This was the last page that I coloured, and definitely my favourite. I remember that it was 4am in the morning and it had been a long day colouring both pages 4 and 5 on one day. Ironically, they're both my best pages, which is a testament to my learning curve (or how much I had to learn) and my ability to combat exhaustion.
The other reason why I like my new colouring style is that it doesn't take forever. Don't get me wrong, it's not like I wave my fairy wand and the colours appear... It's still a lot of hard work. The 4am finish would testify to that. I remember being so happy with pages 4 and 5 that I worked until 6am fixing up the other pages so that they were a little stronger to fit in with what I'd learned. I'm a perfectionist like that. While panel 1 of page 2 is definitely weak, it's an exception rather than the rule. So I can be happy with that. I'm looking forward to a higher level of consistency on my upcoming story... part 4 of Rebellion.
Ages ago I remember reading WE3 by Grant Morrison and Frank Quitely (which I highly recommend) and there's a scene where a train tumbles off a collapsing bridge. I remember needing to draw the underside of a train so I thought I'd check what Frank Quitely did for the underside. I found the sequence again to find that he'd covered the majority of the underside of the carriage with rubble and shadows. Smart. Very smart. It saved time and no one noticed or missed it. So I decided to use that same technique here. The huge chimney not only covers up heaps of tedious perspective, but it also creates a sense of depth. But it did take a fair amount of time to draw, just not a great deal of emotional effort. But that was a lot of bricks. Did I mention that was a lot of bricks?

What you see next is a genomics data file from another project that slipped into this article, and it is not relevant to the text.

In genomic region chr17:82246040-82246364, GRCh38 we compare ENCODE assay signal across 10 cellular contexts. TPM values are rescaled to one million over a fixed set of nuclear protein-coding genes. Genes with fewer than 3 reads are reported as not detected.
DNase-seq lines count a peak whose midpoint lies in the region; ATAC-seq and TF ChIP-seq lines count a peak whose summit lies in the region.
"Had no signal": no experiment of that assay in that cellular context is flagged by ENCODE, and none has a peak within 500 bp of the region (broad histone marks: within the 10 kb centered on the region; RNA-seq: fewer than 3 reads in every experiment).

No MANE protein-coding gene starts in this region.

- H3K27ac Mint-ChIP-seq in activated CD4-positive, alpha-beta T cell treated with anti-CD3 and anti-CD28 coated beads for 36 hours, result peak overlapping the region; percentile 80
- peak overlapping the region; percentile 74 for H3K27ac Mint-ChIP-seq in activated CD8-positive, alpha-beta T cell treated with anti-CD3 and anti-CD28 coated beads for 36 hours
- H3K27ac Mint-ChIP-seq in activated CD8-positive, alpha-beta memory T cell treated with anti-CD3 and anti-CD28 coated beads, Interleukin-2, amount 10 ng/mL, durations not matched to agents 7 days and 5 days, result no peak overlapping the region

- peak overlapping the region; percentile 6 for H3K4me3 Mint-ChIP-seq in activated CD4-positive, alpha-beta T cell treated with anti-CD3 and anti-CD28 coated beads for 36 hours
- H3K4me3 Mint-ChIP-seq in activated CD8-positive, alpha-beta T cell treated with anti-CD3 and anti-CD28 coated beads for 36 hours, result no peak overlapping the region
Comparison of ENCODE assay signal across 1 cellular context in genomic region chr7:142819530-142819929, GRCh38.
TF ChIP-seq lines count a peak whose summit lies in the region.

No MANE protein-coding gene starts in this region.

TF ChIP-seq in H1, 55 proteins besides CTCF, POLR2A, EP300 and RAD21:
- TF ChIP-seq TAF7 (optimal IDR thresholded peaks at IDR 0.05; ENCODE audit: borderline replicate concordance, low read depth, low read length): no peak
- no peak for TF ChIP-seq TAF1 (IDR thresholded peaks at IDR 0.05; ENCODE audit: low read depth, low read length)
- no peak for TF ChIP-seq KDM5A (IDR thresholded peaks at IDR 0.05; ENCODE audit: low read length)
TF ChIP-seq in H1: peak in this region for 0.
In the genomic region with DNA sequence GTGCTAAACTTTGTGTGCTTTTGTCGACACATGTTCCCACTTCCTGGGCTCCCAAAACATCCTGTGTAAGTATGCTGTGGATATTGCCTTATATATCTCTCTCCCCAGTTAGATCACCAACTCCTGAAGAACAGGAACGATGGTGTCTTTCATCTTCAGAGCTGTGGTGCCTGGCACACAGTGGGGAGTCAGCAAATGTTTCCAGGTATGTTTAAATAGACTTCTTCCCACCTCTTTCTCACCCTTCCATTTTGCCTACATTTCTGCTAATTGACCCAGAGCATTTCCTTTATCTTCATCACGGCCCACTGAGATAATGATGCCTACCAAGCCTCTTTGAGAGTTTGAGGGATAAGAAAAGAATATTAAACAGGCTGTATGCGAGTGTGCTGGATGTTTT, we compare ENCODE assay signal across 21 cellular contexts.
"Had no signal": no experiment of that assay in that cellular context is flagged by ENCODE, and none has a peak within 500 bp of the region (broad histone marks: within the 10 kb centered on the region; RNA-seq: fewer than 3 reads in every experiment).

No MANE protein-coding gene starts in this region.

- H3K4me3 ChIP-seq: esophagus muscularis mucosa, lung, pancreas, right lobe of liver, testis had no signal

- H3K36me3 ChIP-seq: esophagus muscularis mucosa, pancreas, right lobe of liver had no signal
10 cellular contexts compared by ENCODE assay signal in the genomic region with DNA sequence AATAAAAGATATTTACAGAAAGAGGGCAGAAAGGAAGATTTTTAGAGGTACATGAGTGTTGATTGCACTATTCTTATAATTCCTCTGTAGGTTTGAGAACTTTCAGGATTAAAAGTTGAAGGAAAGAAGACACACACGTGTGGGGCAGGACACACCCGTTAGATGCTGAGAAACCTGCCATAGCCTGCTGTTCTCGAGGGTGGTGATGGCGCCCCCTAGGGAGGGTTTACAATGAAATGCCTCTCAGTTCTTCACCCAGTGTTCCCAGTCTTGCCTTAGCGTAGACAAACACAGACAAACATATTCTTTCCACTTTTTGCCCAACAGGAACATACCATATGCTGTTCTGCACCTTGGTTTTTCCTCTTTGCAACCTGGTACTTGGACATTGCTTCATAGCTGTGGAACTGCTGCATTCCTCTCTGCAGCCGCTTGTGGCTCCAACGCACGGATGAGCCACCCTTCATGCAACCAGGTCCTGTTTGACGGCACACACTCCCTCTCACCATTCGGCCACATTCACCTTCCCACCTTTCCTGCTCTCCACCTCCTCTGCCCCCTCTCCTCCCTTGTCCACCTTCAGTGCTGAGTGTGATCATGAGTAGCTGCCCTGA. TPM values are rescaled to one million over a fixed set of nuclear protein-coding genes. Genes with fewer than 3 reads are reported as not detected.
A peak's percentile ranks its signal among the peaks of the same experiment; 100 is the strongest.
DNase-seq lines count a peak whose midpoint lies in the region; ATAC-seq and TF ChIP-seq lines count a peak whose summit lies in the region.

The flag and the tree are all other examples of not only framing the scene to draw attention to what I want you to look at, but saved me drawing another couple of buildings too. See? I call it stealth cheating.
But I am particularly happy with the design of this page. I think that once you finish panel 2 the arc of their flight sweeps your eye back down to the collapsing building. I'm also not a huge fan of motion lines. Again, like Bryan Hitch I like to try and use what's in the scene to convey movement. In this case the dust, debris and dirt peeling off the forcefield as they fly to safety... not Washington. Anyone who thinks they all flew from here to Washington is crazy. They would have frozen to death. It's why I changed the girl's costumes to help sell time passing.
And while we'd never seen him do it, I thought it would be cool to give West the "donut" effect on his flight. I felt that it was such a unique HEROES visual that I just had to throw it in to remind the reader exactly which universe we're in.
NEXT: Page 6: The dilemna of sexing up friend's fiances and girlfriends.